Seen on the street in Kyiv.

Words of Advice:

"If Something Seems To Be Too Good To Be True, It's Best To Shoot It, Just In Case." -- Fiona Glenanne

“The Mob takes the Fifth. If you’re innocent, why are you taking the Fifth Amendment?” -- The TOFF *

"Foreign Relations Boil Down to Two Things: Talking With People or Killing Them." -- Unknown

“Speed is a poor substitute for accuracy.” -- Real, no-shit, fortune from a fortune cookie

"If you believe that you are talking to G-d, you can justify anything.” — my Dad

"Colt .45s; putting bad guys in the ground since 1873." -- Unknown

"Stay Strapped or Get Clapped." -- probably not Mr. Rogers

"The Dildo of Karma rarely comes lubed." -- Unknown

"Eck!" -- George the Cat

* "TOFF" = Treasonous Orange Fat Fuck, A/K/A Dolt-45,
A/K/A Commandante (or Cadet) Bone Spurs,
A/K/A El Caudillo de Mar-a-Lago, A/K/A the Asset., A/K/A P01135809

Friday, March 10, 2023

Silicon Valley’s Slow Implosion

Regulators rushed Friday to seize the assets of one of Silicon Valley’s top banks, marking the largest failure of a U.S. financial institution since the height of the financial crisis almost 15 years ago.

Silicon Valley Bank, the nation’s 16th-largest bank, failed after depositors hurried to withdraw money this week amid anxiety over the bank’s health. It was the second biggest bank failure in U.S. history after the collapse of Washington Mutual in 2008.

The bank served mostly technology workers and venture capital-backed companies, including some of the industry’s best-known brands.

The problem is that a goodly number of tech businesses in Silicon Valley have their funds in that bank, to the tune of seven, eight, and nine-figure deposits. The FDIC only insures a quarter-million per depositor, so those companies' cash is frozen, if not partially gone. They'll have to wait for the forensic auditors to unravel things to see how much of their money they may get back. Which will take awhile.

In the meantime, those companies won't be able to pay their employees and their bills.

Things could get rather grim.


CenterPuke88 said...

It’s quite amusing that the Vulture, sorry, Venture Capitalists hastened the demise. SVB was solvent until a group of VC’s advised their clients to pull their funds “just in case”. That run on the back resulted in a unfillable temporary asset hole that required the FDIC to step in. No one would have lost money if the run had not occurred, and now…

w3ski said...

As a worker, I don't care if the CEO has to mortgage his house, but the paychecks better be full and on time.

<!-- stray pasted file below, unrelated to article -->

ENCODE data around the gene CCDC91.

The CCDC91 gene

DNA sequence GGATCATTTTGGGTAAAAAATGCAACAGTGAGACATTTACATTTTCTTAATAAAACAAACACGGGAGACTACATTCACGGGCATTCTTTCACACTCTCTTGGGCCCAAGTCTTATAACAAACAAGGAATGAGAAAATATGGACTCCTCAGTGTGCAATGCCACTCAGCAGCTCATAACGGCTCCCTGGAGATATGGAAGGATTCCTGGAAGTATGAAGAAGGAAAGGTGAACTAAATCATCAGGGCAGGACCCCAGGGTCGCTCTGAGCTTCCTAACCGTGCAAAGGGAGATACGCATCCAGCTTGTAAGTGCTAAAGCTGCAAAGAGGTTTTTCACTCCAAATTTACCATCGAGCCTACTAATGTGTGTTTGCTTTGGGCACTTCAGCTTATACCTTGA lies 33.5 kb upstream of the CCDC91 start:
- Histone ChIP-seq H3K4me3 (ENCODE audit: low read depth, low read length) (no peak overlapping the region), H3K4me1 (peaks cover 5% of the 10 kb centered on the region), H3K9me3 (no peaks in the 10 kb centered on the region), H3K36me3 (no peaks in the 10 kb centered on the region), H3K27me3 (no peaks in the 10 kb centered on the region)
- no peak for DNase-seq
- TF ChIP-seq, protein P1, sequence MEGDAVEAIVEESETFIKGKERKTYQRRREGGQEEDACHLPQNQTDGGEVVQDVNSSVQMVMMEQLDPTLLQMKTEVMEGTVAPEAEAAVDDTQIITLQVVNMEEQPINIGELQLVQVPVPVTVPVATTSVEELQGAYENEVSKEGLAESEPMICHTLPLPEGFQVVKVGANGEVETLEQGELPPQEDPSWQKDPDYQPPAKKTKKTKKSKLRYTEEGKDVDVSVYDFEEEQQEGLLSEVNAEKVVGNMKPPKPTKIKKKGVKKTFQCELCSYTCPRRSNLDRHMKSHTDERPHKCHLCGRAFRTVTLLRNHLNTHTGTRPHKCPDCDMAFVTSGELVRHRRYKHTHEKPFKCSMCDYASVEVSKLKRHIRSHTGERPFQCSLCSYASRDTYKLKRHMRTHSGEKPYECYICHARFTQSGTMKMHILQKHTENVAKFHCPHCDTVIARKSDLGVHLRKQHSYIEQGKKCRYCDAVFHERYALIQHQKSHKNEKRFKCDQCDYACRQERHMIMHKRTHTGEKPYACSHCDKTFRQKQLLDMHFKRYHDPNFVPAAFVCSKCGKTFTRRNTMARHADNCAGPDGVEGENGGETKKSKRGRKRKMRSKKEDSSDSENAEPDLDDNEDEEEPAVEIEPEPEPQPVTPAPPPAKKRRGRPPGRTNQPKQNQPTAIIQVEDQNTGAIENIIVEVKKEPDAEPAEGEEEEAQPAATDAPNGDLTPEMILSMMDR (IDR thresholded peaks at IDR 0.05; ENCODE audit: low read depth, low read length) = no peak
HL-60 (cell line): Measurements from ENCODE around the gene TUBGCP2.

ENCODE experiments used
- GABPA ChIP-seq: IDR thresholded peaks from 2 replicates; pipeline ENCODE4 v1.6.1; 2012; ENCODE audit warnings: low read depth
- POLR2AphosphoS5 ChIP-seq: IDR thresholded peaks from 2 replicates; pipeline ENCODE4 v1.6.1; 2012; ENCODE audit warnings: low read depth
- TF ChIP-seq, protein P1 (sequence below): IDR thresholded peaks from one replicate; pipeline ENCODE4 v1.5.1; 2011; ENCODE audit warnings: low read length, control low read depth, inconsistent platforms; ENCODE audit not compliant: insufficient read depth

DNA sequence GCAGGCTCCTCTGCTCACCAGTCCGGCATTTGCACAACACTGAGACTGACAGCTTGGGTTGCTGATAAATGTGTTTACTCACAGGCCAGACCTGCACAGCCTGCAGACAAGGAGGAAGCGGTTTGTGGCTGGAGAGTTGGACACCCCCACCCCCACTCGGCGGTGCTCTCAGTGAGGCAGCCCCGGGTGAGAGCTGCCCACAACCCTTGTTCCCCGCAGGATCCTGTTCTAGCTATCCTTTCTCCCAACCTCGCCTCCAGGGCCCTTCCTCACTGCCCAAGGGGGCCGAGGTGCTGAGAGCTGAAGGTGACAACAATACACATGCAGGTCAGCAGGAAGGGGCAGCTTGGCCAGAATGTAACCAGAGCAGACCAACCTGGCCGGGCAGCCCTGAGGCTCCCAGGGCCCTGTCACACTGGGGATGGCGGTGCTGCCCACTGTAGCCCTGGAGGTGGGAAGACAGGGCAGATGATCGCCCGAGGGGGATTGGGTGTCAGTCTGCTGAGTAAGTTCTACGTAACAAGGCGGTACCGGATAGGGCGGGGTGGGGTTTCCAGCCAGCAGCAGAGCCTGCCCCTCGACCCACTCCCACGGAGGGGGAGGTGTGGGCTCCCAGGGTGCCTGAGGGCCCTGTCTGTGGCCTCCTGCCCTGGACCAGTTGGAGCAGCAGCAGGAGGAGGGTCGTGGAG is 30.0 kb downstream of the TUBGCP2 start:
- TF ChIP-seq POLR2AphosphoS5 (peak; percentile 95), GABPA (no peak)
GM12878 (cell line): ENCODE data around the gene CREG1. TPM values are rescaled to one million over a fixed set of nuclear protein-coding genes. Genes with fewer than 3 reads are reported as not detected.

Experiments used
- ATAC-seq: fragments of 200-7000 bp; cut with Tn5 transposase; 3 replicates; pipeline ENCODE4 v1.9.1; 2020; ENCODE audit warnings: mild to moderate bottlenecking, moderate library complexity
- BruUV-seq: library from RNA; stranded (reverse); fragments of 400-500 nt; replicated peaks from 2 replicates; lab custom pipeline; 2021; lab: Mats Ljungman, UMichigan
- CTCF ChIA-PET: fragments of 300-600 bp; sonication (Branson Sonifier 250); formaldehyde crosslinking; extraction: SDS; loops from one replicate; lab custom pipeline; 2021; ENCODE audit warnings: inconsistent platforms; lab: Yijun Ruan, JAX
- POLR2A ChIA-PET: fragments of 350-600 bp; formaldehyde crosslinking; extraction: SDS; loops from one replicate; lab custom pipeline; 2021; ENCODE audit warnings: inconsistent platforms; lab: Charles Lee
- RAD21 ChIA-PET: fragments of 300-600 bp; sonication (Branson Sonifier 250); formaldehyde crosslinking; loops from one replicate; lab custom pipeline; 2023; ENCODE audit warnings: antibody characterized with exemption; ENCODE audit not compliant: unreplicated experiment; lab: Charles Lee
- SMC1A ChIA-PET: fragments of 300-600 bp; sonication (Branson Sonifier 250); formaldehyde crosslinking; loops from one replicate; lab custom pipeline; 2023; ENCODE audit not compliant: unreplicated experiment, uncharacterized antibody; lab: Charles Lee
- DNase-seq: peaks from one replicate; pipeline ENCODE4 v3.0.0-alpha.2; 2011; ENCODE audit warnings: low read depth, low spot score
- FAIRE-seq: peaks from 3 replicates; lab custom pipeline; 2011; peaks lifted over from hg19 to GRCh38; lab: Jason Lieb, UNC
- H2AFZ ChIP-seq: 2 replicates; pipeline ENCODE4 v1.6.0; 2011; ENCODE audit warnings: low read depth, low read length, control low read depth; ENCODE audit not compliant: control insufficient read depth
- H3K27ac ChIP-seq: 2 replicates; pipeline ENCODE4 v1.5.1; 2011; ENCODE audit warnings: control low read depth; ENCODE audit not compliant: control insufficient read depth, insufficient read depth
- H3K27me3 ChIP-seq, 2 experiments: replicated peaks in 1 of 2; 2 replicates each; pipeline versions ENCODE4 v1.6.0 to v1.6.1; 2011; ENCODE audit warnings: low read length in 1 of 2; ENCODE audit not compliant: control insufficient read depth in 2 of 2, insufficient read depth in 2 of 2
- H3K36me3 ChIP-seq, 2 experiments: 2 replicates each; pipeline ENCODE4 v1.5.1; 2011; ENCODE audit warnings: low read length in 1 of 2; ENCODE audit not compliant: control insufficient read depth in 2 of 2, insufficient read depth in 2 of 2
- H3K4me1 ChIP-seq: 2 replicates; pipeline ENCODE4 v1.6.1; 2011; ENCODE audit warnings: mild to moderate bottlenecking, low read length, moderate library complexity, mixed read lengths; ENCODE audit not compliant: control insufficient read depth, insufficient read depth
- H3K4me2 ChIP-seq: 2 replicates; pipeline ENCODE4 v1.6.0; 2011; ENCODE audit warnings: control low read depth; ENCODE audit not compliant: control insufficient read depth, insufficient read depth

Had a Boss once who when he couldn't make payday, would conveniently go camping in his motorhome that Thursday before payday. We could get a small advance from petty cash but that was never enough to pay the mortgage which made me late. Hated that job.

Green Eagle said...

We are already seeing the demands from the usual sources (e.g. Larry Summers) wailing that the Gods are going to bring down their wrath upon us if the country (i.e. all of us not-rich folks) doesn't pay these poor billionaires back all the money they lost in their perfectly voluntary investment activity. This reminds me of the situation during the agricultural depression of the 1920's, something most people have never heard of, when the secretary of the treasury, Andrew Mellon, one of the richest and greediest person who ever lived, saw to it that when farms all over the country started to go bankrupt, money was used, not to aid the farmers, but to pay back bankers for the bad loans they made. The result was a disaster so great that by 1928 or so, there was actually a significant possibility of an agrarian revolt, which was only narrowly averted. Once again, we see government economic policy about to be used for nothing but protecting the assets of the wealthy, increasing further the gap between the richest couple of thousand families in the country and everyone else.

As Thomas Piketty noted some years ago, this sort of thing inevitably, throughout all of history, has resulted in violent revolution. Sad to say, a significant part of the hyper-rich are delusional enough to think that they could manipulate such a catastrophe to their own benefit. Let's hope we don't live to find out.